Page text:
1.4.3.2.1.2 Mutual Agreement
1.4.3.2.1.2.1 Burgess v Rawnsley - Although no contract needed, you need an agreement. Inconclusive negotiations as to ownership of house will not come under Hensman II. In HoL, they said it had occurred because agreement has been reached. 'The significance of an agreement is not that it binds the parties; but that it serves as an indication of a common intention to sever.’
1.4.3.2.1.3 Mutual Conduct
1.4.3.2.1.3.1 McDowell v Hirschfield Lipson & Rumney and Smith (inconclusive negos as to ownership) - A clear mutual intention to sever based upon inconclusive negotiations (just like burgess) will be difficult to establish. Court said no, severance does not inevitably flow from correspondences from solicitors. Best authority for inconclusive negotiation
1.4.3.2.1.3.2 Gore and Snell v Carpenter - ‘A course of dealing is where over the years the parties have dealt with their interests in the property on the footing that they are interests in common and are not as joint.’
1.4.3.2.1.3.3 Greenfield v Greenfield (physical division of land by JTs)- ‘A course of dealing is where over the years the parties have dealt with their interests in the property on the footing that they are interests in common and are not as joint.’
1.4.4 Forfeiture
1.4.4.1 Cleaver v Mutual Reserve Fund Life Association - ...no system of jurisprudence can with reason include amongst the rights which it enforces rights directly resulting to the person asserting them from the crime of that person.
1.4.4.2 Manslaughter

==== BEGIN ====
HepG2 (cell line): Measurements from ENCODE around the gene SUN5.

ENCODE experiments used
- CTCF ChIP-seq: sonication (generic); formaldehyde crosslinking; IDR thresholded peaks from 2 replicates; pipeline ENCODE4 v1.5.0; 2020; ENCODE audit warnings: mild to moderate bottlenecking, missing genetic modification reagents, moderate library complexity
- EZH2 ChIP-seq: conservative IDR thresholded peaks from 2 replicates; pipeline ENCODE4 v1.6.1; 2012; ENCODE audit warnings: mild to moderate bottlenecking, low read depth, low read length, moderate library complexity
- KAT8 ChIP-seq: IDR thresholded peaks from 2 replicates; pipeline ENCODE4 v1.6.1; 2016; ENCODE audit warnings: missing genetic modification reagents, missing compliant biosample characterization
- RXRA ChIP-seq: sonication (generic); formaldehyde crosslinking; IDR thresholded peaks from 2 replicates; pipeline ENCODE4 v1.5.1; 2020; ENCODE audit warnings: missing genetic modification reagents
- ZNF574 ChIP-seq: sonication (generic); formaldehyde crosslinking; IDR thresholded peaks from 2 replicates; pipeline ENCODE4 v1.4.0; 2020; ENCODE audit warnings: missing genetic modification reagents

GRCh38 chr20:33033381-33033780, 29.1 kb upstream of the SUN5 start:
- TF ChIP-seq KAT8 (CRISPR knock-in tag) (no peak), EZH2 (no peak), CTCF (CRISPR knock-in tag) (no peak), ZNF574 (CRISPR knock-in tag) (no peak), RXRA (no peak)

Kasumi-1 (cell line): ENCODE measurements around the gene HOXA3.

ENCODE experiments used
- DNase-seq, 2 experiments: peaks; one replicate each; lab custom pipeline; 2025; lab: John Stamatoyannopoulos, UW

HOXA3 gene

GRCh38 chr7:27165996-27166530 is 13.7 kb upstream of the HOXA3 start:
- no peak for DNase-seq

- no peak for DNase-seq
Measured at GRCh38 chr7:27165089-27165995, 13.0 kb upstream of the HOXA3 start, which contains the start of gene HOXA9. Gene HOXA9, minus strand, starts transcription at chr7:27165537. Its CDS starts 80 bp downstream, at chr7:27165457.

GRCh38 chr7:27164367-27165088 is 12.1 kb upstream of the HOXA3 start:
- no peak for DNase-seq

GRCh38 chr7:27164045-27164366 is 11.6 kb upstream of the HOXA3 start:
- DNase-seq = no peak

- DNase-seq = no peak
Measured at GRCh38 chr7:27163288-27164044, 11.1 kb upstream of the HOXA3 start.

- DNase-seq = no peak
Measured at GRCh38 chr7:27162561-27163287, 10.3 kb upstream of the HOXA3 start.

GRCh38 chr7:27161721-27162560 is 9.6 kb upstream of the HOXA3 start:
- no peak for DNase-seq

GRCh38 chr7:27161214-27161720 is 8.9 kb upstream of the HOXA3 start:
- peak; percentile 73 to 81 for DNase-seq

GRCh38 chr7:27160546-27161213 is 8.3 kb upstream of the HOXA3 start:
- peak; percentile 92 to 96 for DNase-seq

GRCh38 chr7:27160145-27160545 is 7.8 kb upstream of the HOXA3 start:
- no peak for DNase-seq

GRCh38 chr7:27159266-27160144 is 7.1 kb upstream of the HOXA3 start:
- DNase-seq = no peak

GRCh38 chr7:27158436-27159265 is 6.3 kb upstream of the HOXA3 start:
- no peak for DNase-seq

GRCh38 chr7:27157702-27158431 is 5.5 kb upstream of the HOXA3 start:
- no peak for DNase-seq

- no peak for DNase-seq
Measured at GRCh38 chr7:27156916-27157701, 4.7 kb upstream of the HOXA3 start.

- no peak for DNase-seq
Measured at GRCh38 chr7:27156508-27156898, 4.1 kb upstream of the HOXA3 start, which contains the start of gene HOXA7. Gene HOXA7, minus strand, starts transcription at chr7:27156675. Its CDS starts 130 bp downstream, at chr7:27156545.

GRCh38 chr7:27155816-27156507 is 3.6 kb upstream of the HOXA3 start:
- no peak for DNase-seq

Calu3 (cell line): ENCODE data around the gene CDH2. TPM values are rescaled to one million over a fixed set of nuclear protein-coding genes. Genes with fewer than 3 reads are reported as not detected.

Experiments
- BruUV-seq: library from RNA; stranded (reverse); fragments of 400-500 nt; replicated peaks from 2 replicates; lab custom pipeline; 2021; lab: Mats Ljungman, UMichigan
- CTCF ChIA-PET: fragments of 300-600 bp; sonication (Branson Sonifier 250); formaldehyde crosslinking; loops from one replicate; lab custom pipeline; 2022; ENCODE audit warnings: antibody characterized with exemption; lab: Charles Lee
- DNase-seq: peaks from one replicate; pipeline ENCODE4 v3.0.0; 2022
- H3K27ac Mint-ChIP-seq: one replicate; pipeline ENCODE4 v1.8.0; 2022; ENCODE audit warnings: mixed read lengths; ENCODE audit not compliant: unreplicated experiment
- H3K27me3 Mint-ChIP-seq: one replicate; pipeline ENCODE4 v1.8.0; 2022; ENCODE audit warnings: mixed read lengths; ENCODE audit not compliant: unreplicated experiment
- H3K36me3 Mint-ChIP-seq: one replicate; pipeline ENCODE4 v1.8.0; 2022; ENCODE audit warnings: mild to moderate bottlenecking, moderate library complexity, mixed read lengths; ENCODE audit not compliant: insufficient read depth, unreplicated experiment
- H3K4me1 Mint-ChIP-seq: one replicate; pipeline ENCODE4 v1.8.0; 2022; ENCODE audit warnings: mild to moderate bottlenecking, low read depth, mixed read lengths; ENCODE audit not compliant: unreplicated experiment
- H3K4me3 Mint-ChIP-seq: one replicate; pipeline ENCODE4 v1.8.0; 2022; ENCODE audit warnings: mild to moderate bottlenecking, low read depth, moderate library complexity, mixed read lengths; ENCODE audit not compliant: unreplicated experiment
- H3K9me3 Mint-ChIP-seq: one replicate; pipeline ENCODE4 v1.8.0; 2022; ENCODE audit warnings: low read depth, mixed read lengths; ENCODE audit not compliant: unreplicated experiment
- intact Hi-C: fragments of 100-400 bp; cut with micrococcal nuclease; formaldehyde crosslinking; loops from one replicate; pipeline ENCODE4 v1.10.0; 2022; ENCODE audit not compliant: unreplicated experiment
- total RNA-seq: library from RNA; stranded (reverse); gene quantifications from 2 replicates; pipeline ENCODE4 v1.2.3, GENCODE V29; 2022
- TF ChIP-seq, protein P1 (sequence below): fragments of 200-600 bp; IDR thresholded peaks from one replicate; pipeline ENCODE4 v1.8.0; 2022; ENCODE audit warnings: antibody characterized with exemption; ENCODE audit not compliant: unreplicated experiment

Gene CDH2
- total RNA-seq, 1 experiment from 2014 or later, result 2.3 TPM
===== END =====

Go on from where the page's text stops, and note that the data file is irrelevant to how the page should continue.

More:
1.4.4.2.1 Gray v Barr - ...guilty of deliberate, intentional and unlawful violence or threats of violence.’
1.4.4.2.2 Dunbar v Plant - . The 2 JTs had entered into a pact to commit suicide together, simply tragic that one had died and one survived. court granted compassionate relief from forfeiture. it could apply even where JT has not threatened violence. The interest was severed where joint tenant aided and abetted the other JT’s suicide.
1.4.4.3 Granting relief from Forfeiture: Forfeiture Act 1982, s2(1)
1.4.4.3.1 Re K (Deceased) - . In Re K, the wife shot the husband with a shotgun. At trial, it was revealed that wife had suffered serious domestic violence at hands of husband
1.4.4.3.2 Rasmanis v Jurewitsch - The operation of forfeiture obvious where there are only 2 JTs. Ie A kills C. then court will sever C’s interest to C’s successor, D. But instead of it actually being split between A and B, we are now treating B , the innocent party, as similar to A the killer. How to solve?
1.5 Cannot sever JT at law - LPA 1925 s36(2)
1.6 Maximum of 4 legal co-owners - Trustee Act 1925 s34(2)
2 General Presumption: JT at law, JT at equity. When does equity not follow the law?
2.1 Words of severance
2.1.1 'equally' 'to be divided between two' 'among'
2.1.2 Other reasons: malayan credit ltd v Jack Chia MPH Ltd
2.2 Contribution to purchase px in unequal proportions
2.3 Commercial situations
Show full summary Hide full summary

Similar

What were the Cause and Consequences of The Cuban Missile Crisis October 1962
matthewnr73
Hitler and the Nazi Party (1919-23)
Adam Collinge
A Level: English language and literature techniques = Structure
Jessica 'JessieB
Aparatos y sistemas del cuerpo humano
Mai Sin Más
Top learning tips for students
Micheal Heffernan
Acids and Bases
Sarah Egan
Get your grammar right!
Sarah Holmes
Power and Conflict Poetry
Charlotte Woodward
Progromación neurolingüistica de Batler y Grinder
Luis Gerardo Farias Orozco
Plantilla para Presentar Trabajos con Mapas Mentales
kariina jaime
LINEA DEL TIEMPO DE LA EVOLUCION DEL MICROSCOPIO
Joaquin Calderon